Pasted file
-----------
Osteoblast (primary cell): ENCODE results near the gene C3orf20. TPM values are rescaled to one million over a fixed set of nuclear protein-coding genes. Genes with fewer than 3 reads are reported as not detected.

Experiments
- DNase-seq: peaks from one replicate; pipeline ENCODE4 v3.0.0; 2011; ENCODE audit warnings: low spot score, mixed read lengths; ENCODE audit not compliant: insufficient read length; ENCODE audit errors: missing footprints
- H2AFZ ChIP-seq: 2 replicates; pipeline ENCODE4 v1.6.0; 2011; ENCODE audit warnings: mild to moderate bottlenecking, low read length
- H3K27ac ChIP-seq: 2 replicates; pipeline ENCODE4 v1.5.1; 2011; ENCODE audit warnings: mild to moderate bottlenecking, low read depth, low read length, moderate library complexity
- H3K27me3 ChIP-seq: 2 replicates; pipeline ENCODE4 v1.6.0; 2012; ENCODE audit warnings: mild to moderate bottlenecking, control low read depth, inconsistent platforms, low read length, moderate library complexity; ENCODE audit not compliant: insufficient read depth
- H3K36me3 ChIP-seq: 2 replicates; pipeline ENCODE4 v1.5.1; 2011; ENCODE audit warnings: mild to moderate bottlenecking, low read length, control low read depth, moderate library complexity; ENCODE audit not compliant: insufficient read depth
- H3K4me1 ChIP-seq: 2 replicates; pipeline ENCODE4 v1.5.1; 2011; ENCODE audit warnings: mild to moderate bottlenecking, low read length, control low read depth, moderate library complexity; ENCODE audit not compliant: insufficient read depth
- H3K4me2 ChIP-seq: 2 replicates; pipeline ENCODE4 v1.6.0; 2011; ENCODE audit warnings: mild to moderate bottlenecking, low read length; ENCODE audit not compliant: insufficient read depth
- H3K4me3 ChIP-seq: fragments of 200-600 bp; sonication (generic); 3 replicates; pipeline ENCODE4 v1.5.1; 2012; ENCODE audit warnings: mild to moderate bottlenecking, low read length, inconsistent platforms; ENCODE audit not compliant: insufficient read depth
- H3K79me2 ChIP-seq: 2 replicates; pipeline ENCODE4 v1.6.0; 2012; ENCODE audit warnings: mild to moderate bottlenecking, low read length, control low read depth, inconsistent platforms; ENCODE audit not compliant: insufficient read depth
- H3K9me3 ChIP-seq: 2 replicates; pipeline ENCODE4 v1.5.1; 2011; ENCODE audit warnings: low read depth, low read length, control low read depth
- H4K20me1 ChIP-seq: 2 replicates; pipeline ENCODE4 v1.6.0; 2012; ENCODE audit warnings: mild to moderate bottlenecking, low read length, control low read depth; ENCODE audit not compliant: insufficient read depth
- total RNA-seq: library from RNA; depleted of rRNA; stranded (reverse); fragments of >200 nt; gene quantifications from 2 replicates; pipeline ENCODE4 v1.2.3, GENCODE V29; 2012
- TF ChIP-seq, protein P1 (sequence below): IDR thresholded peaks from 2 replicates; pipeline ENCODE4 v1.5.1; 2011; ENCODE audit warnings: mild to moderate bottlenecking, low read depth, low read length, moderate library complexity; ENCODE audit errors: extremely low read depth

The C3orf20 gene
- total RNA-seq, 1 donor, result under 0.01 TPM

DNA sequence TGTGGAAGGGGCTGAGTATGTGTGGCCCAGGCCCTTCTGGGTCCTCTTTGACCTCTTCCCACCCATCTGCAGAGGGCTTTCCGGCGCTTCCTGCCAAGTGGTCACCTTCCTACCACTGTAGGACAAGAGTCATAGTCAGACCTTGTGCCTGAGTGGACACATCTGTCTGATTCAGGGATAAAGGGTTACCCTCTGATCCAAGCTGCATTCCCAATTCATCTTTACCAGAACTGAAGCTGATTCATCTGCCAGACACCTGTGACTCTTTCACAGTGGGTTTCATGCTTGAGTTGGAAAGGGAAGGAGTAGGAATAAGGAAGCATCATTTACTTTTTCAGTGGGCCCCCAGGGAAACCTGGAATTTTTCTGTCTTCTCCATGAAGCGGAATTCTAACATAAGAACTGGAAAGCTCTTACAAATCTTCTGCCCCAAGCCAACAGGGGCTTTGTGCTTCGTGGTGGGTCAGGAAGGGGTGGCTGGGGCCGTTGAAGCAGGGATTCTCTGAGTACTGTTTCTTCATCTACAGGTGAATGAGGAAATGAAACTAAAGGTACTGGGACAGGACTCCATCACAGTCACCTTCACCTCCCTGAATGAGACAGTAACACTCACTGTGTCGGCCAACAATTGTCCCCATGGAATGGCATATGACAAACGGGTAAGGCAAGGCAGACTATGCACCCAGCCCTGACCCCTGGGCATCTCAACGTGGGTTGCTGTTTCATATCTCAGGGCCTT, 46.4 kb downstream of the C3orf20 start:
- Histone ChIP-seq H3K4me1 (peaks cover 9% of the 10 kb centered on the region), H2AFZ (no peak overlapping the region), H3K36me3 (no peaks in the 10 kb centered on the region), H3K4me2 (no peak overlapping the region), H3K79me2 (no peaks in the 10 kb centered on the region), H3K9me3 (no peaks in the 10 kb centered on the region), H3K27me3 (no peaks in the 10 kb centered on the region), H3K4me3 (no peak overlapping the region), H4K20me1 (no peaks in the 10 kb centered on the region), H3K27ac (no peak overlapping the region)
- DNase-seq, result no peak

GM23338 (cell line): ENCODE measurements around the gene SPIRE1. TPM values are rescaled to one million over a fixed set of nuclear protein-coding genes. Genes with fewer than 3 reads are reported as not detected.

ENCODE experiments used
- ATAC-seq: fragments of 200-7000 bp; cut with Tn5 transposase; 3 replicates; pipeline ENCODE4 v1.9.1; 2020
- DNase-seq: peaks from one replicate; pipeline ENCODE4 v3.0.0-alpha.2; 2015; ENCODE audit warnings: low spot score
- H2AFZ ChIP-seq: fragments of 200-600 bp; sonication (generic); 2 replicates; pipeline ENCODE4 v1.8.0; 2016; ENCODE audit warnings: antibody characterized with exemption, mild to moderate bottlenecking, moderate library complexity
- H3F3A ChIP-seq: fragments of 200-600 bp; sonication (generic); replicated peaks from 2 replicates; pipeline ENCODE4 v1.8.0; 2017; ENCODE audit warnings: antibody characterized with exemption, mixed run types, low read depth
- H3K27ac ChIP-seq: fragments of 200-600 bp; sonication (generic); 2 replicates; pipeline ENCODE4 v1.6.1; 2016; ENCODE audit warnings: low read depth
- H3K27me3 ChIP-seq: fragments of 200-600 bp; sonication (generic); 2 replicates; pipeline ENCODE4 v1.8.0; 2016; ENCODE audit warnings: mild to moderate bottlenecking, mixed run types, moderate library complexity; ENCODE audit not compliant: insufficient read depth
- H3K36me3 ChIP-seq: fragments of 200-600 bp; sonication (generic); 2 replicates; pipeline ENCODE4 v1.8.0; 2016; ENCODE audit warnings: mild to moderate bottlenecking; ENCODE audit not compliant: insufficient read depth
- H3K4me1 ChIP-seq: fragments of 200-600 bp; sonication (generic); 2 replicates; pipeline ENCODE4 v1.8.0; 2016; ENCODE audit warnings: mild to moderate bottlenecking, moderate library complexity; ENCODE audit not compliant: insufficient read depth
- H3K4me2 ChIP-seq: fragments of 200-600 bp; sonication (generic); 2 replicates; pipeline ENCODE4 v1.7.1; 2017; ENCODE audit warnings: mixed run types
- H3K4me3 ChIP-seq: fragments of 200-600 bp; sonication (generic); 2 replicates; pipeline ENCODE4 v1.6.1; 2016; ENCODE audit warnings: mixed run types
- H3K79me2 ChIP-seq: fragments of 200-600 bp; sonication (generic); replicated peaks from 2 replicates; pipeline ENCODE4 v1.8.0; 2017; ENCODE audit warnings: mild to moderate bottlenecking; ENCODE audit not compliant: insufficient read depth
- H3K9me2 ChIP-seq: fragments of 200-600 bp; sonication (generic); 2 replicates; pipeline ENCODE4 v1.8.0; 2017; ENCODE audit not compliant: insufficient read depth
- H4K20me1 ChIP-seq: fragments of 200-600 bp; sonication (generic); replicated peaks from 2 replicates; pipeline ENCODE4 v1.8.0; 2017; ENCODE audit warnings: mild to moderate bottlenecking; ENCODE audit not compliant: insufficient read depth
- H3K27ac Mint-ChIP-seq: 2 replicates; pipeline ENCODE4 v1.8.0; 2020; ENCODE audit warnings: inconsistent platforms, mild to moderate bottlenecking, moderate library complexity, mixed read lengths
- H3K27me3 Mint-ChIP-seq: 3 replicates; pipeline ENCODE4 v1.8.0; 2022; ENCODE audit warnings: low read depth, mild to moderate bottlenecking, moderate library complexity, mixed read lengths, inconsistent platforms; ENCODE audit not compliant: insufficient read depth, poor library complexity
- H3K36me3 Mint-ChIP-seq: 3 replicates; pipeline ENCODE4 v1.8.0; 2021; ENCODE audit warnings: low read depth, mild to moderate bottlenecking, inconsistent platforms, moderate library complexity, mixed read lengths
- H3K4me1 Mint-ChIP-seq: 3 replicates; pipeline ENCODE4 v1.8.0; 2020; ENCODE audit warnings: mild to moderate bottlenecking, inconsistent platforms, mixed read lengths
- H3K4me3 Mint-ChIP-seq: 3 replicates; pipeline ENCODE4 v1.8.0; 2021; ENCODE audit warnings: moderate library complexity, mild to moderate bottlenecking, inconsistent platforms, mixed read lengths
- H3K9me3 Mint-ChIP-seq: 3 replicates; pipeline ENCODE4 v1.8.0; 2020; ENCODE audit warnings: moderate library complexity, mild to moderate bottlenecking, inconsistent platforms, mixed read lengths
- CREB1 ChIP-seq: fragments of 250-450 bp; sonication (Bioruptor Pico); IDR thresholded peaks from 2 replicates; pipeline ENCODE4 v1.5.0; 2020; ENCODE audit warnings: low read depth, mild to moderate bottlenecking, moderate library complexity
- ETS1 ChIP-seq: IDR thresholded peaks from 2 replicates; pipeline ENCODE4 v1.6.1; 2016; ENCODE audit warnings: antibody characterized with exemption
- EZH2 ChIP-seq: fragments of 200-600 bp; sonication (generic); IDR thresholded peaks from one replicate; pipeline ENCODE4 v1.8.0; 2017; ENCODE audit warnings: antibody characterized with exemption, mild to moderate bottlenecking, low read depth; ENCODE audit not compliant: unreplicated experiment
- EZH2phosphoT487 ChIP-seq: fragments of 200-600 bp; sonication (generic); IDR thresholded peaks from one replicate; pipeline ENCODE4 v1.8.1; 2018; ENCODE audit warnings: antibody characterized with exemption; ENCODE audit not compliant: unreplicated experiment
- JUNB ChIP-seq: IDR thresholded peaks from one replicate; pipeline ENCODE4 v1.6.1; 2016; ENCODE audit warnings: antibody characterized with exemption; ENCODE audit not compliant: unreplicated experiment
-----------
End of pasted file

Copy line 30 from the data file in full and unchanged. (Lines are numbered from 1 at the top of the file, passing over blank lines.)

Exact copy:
- H3K4me1 ChIP-seq: fragments of 200-600 bp; sonication (generic); 2 replicates; pipeline ENCODE4 v1.8.0; 2016; ENCODE audit warnings: mild to moderate bottlenecking, moderate library complexity; ENCODE audit not compliant: insufficient read depth